Norwegian Company Bridging Asia

Most Norwegians in Southeast Asia may never have heard of NRS. However, chances are that they have crossed bridges built with equipment made by this Norwegian company.
      NRS (Norwegian Rail System) started up its activities in Honefoss, Norway in 1983 by Jahn Nitschke. Today, NRS is one of the world’s leading suppliers of bridge construction equipment.
      In April 1997, NRS A/S in Norway decided to open a regional office for Asia. The question was only: “Which country?”
      “We had at that time been involved in the construction of the LRT line in Kuala Lumpur and had during the project established some good contacts in Malaysia,” says Jahn Nitschke.
      “From an infrastructure point of view, Malaysia is quite optimal as an Asian hub,” Nitschke adds.
      So, Malaysia it was – a choice Jan Nitschke has not regretted. Today, NRS-Asia employs 15 people and some of its products are now designed in Malaysia.
      Despite several warnings, Jan Nitschke early on also made another decision he has not regretted: He focused on China.
      “In 1997, few doubted that China would become the great economic power of the next millennium, but its rapid growth had left the country crying out for new roads to cater for a big increase in traffic. New roads usually include some new bridges as well,” Jan Nitschke explains.
      When NRS established the first contact and co-operation in China in 1998, the Chinese way of designing bridges was, however, different from elsewhere in the world.
      “We therefore had to tell the bridge designers what bridges look like outside China. And I must say we have been very successful,” Jahn Nitschke says.
      Today, China is the biggest market for NRS and the office in Beijing employs 9 people.
      “Our company is involved in all the biggest bridge projects in China today. These projects include the Dong Hai Bridge near Shanghai, a bridge with a total length of approximately 30 kilometers,” says Nitschke.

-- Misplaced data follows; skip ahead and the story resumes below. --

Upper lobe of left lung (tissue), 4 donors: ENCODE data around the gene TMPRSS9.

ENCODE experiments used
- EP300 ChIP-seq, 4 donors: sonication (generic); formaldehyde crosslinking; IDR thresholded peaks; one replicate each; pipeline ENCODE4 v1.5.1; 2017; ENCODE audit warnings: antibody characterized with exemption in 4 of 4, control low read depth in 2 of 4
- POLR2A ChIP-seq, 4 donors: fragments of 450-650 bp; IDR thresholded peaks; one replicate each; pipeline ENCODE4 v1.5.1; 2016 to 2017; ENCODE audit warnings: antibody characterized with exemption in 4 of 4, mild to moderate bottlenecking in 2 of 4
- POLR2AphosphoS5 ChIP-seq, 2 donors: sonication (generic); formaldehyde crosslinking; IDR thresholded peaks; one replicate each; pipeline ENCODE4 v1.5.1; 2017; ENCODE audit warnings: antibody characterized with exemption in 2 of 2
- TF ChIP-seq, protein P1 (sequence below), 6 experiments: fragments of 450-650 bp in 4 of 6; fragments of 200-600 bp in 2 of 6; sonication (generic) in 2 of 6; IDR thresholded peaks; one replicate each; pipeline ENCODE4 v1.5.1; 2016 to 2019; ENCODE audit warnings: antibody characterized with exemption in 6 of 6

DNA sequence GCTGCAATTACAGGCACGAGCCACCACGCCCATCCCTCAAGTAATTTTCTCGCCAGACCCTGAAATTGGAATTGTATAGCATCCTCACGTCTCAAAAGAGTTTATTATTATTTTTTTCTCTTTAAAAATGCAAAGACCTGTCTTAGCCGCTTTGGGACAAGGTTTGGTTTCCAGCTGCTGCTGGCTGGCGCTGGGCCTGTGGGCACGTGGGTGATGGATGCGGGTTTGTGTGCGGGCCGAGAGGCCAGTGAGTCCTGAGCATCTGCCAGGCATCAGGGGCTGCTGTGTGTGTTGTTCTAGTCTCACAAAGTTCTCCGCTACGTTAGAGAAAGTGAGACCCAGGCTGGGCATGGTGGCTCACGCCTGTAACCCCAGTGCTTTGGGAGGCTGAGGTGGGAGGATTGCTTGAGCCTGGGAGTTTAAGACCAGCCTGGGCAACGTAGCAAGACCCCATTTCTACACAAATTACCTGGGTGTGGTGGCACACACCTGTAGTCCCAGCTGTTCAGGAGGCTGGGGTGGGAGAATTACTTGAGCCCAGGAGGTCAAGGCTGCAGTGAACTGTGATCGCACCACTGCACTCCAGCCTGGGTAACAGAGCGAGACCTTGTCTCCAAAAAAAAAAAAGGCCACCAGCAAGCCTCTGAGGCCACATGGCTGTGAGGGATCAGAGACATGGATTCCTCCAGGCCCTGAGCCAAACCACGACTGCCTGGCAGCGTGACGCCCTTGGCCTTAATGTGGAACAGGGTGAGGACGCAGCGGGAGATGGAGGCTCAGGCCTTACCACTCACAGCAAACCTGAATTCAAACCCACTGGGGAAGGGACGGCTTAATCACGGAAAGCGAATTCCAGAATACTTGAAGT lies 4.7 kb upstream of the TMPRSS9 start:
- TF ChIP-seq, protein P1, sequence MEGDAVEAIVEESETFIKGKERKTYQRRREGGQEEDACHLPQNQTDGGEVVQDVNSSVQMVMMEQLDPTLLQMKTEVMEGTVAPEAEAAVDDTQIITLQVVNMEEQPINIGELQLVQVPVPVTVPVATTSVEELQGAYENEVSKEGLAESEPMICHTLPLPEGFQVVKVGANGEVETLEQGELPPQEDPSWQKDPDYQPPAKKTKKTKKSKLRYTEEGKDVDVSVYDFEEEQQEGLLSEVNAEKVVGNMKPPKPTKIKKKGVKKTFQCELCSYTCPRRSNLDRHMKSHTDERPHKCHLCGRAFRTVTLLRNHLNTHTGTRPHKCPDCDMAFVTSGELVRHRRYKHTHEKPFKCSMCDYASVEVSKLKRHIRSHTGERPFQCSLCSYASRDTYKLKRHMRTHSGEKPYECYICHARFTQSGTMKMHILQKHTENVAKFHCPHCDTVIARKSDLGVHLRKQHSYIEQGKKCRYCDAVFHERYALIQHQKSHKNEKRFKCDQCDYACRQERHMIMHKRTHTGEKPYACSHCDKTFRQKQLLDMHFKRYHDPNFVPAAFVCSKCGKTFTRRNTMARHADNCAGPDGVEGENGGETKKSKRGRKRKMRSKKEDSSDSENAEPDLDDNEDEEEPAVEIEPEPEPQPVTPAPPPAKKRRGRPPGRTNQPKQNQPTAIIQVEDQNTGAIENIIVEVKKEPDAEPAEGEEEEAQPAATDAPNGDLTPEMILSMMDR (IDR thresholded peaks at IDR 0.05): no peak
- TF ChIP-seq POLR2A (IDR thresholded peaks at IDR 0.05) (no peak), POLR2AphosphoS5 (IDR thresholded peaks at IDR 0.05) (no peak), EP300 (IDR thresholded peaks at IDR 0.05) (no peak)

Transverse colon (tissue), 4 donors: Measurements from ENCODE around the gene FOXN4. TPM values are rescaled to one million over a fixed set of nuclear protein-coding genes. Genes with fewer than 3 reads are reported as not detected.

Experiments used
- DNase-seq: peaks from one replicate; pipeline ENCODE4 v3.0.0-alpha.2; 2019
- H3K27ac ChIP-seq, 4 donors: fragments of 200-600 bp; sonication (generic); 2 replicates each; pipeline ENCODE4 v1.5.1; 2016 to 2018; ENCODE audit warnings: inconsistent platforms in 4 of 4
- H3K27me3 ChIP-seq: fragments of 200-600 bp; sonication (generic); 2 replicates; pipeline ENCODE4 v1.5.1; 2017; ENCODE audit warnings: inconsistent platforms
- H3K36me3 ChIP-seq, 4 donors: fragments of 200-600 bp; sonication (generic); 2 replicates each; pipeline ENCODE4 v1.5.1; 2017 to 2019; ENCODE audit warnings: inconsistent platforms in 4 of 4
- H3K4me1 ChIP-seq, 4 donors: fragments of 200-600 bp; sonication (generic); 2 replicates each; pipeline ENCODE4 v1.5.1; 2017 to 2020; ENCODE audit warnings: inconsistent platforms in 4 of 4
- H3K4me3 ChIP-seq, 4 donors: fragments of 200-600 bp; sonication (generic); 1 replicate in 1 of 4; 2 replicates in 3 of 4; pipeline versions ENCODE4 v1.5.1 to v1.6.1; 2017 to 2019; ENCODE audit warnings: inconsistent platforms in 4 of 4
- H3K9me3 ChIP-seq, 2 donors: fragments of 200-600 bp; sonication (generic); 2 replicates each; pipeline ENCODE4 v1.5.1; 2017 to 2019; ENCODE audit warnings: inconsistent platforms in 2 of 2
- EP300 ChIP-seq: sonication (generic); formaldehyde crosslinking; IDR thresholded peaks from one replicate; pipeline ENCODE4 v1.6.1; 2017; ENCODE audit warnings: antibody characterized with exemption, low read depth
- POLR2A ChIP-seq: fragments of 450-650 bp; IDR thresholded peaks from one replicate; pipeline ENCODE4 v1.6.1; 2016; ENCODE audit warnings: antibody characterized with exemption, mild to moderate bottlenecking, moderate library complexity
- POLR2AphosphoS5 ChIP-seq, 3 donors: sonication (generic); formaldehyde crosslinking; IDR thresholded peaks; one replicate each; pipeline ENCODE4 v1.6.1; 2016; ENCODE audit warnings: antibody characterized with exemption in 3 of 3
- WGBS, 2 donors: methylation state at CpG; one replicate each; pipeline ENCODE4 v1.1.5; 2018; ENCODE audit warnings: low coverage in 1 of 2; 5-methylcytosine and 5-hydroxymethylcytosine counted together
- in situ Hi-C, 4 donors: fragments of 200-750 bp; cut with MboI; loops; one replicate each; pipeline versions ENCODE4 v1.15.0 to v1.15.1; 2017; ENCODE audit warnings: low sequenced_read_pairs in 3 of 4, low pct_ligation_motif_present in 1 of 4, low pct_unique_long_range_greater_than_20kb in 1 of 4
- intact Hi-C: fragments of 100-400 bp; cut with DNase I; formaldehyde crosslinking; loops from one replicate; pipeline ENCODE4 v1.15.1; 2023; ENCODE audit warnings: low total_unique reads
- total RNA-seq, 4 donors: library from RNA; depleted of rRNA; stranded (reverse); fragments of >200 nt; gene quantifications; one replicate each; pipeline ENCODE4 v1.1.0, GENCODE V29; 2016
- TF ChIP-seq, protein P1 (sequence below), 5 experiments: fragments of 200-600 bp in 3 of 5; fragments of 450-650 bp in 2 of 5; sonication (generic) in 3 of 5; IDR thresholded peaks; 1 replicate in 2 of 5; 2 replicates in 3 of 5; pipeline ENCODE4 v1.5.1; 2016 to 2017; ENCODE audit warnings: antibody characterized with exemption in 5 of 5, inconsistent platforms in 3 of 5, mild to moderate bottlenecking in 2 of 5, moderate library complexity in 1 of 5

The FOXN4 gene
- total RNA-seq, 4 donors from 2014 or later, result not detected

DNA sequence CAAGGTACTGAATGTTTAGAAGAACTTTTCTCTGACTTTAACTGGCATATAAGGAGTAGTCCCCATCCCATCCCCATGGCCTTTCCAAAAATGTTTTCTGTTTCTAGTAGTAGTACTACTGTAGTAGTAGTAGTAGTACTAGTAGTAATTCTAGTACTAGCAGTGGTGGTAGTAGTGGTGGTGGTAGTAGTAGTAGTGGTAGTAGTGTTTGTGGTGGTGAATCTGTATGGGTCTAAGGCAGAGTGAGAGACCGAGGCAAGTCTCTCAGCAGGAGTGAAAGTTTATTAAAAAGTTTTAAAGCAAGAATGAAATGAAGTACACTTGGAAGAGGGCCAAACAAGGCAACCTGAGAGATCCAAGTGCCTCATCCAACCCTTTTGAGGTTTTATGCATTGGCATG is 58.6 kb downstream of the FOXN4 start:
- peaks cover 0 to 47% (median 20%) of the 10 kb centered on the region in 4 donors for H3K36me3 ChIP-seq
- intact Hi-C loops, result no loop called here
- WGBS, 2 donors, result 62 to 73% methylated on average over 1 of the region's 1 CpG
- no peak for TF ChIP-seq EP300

NRS is also of the main suppliers of equipment for the construction of the new bridge across the Hangzhou Bay. This bridge has a total length of approx. 40 km.
      The third ongoing and really outstanding bridge project is the Sutong Bridge across the Yangtze River, near a town called Nantong, approx. 3 hours’ drive north of Shanghai.
      The Sutong Bridge, after completion, will hold several world records. The main bridge which is cable stayed, will have a world record span of 1,088 meter. The piers or the pylons will also be the tallest in the world.
      “All these projects are internationally famous and well recognized, so our strong involvement has a big global marketing value,” Nitschke says.
      The world market for conventional bridges is decreasing, but the market for elevated roads and railway lines are increasing.
      “China is a promising land, if you are a supplier of railway equipment. The next 4 years they plan to build 9 new railway lines, with a total length of 3,000 kilometers. Estimated investment is approximately USD 38 billion. In order to cope with all these big projects, we have had to increase our design capacity.”
      Elsewhere in Asia, NRS also has ongoing projects in Malaysia, Korea, and Vietnam.
      “In addition to our design office in Malaysia, we have had a close co-operation and good help from another Norwegian company in this region, Norconsult Engineering (NCE) in Bangkok,” Nitschke explains.
      “Due to the amount of work and some other factors, we decided last year to establish our own design company in Bangkok.”
      In July last year, NRS Consulting Co Ltd was registered, and except for MD Martin Bae from Norway, the other employees are all Thai. Today, 14 people are in full swing with different project in NRS Consulting.
      NRS Consulting is sharing office with NCE on the 30th floor of the RS Tower, with a good view of Bangkok many bridges and elevated highways.

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